In an introductory letter to GRAIN BY GRAIN: A Quest to Revive American Wheat, Rural Jobs, and Healthy Food, Jaime Jennings writes, “You hold in your hands the story of an unsung hero. Bob Quinn is a straight-shooting, small-town farmer who turned his family farm into an organic multimillion dollar heirloom grain company.”
President and Founder of Organic Trade Association member Kamut International, Quinn, who co-authored the book with Liz Carlisle, shares his practical wisdom from a lifetime of farming--and scientific discovery.
“As an entrepreneur and scientist working in the midst of rural American poverty, I have seen firsthand how putting food and other fundamental goods like energy at the center of a value-added economy can foster health, economic opportunity, and ecological regeneration, particularly in some of our country’s poorest communities. The truth is, cheap stuff isn’t really cheap--the bill just comes due somewhere downstream or down the line. Likewise, adding value isn’t expensive--it’s actually a remarkably efficient way to reduce the soaring costs of health care, poverty, and environmental degradation, all of which are putting a strain on our national budget. Adding value to our food means we can regenerate land instead of destroying it. We can revitalize rural communities instead of giving up on them. We can heal people instead of making them sick.”
Along his journey, he has been a powerful force, developing a thriving organic operation reviving an ancient wheat and becoming a role model for other farmers and business folks to go organic. That choice, for him, has been pivotal.
“Going organic taught me many lessons that have served me well in business: tackle problems at their root, work with nature rather than against it, and don’t dump so much capital into gross gains that you end up with net losses. What began as a simple attempt to serve a customer became an eye-opening realization: using organic methods, we could add back so much value to the 52 percent of U.S. land that is in agriculture. Managed correctly, farms not only can be more profitable but also can produce more nutritious food and sustain healthy soils--while storing atmospheric carbon, maintaining healthy watersheds, and providing critical habitat for pollinators. In the era of climate change, we need to think more and more about how to add this kind of ecological value to everything we do in business. We don’t have a planet B.”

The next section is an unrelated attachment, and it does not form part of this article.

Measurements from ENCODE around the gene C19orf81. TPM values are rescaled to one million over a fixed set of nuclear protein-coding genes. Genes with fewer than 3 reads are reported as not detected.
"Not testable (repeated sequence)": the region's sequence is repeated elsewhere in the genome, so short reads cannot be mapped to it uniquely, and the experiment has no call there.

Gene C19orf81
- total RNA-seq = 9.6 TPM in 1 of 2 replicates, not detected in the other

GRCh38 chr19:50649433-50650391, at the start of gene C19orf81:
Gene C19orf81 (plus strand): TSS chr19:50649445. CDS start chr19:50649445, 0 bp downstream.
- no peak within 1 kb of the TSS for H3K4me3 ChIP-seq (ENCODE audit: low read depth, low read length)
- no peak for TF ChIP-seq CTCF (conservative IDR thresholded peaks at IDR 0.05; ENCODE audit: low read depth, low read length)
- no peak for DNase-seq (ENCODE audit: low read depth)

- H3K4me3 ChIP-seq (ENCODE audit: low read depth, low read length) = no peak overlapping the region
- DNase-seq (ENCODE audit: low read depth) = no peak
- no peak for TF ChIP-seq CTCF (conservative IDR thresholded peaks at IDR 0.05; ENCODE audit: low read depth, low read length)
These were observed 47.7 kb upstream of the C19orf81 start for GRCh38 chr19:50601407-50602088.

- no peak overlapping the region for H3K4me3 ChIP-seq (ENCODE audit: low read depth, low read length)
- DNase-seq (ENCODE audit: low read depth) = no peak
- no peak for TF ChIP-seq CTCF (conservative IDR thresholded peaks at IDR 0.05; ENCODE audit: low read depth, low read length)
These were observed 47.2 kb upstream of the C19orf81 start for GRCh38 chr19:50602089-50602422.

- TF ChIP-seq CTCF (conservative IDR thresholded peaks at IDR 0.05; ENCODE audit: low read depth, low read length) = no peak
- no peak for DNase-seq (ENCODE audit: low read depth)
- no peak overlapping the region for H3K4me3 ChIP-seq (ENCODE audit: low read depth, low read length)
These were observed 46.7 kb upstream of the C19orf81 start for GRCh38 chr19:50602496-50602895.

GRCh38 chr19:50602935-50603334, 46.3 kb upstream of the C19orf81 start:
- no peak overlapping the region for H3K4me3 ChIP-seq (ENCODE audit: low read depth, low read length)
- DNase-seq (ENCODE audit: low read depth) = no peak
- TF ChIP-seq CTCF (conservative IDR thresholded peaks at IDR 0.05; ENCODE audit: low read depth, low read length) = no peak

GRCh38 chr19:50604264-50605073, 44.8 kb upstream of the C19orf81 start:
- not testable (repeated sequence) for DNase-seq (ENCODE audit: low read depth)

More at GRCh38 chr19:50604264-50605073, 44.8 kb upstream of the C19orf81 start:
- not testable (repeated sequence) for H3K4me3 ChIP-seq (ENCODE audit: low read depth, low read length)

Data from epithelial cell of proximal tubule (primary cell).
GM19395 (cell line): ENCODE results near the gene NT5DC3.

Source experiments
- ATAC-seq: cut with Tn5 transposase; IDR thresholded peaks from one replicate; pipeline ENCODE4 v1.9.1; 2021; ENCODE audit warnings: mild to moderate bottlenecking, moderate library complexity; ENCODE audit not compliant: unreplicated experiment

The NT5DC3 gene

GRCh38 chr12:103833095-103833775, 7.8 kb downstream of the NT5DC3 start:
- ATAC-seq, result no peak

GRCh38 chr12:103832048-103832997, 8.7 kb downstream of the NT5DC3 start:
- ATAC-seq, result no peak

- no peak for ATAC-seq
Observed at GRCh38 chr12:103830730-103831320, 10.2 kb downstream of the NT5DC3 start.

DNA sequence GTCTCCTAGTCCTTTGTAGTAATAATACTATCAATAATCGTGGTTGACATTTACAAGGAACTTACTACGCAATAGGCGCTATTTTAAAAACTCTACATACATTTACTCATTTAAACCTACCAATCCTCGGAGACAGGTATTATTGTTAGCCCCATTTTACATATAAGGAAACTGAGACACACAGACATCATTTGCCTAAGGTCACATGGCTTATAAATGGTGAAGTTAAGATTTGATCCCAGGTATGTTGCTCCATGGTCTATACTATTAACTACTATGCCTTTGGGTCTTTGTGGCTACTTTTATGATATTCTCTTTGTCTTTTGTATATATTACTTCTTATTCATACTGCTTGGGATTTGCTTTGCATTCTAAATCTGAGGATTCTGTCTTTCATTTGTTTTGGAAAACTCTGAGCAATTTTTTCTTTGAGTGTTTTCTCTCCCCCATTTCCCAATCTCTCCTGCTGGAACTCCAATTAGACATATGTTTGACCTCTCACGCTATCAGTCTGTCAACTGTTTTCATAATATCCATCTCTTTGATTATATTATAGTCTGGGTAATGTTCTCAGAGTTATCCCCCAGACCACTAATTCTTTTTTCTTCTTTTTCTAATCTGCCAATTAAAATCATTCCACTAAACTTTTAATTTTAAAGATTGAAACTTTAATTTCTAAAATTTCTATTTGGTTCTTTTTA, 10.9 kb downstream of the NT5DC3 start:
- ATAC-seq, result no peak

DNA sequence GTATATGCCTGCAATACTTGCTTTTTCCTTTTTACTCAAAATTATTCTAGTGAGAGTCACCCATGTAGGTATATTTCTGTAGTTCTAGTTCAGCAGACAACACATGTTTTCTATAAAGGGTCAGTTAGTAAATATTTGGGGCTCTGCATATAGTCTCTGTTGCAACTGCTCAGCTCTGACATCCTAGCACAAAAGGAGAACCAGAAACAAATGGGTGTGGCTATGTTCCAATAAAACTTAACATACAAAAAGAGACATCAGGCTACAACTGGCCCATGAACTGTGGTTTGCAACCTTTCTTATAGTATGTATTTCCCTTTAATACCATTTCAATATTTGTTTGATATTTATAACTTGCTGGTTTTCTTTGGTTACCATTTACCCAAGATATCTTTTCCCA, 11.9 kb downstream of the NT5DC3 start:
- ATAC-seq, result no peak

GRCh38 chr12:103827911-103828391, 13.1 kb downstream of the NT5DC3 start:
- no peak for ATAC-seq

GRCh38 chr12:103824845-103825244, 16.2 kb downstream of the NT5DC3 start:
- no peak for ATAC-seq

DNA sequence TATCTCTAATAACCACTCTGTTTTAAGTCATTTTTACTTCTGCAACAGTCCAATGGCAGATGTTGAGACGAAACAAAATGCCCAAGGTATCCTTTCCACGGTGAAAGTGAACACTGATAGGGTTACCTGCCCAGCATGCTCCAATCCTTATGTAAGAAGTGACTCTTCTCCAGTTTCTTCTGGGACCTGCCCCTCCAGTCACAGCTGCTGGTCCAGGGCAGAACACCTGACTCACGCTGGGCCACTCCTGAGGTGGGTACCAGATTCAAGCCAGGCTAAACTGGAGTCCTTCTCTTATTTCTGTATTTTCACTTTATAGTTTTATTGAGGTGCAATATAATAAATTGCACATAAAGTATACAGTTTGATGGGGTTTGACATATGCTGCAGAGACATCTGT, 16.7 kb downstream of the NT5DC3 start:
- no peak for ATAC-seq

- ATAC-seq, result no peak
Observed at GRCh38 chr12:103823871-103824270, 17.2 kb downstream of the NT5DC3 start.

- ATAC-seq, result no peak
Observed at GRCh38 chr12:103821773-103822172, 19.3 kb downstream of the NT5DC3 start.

He explains, “I measure the success of my business by the degree to which it’s added economic, ecological, and nutritional value all along the supply chain: For the hundreds of independent owner-operators who now farm Kamut® grain on thousands of acres of certified organic cropland. For the over 3,500 artisans who make it into pasta, cereal, bread, or another food. My job is to make sure everyone in the network gets a fair price and has the opportunity to succeed--they, in turn, ensure the integrity of the product.”
Quinn calls himself a “free-range researcher” trying to advance an integrated understanding of food and agriculture. Part of this has been to help fund nutritional studies in Italy and run test plots on his own farm in chilly, semi-arid Big Sandy, Montana. Quinn says that in a year or two, all of the research activities on his farm will be organized into a 600-acre organic research center affiliated with the Rodale Institute in Pennsylvania.
He believes that an increasingly important topic for that research center--and others--will be the challenges posed by climate change.
“Adapting to climate change isn’t just about selecting more cold-tolerant or drought-tolerant varieties. It’s definitely not just about buying more crop insurance...We need to make more fundamental changes in the way we farm, and one of the most critical is a dramatic increase in biodiversity.” He adds, “In the era of climate change, I think we need to rethink our definition of an agricultural success story. It’s not about being the biggest and the best. It’s about resilience.”
His book was scheduled to be available for purchase by early March. //
This article was written by the Organic Trade Association’s Senior Writer/Editor Barbara Haumann (firstname.lastname@example.org).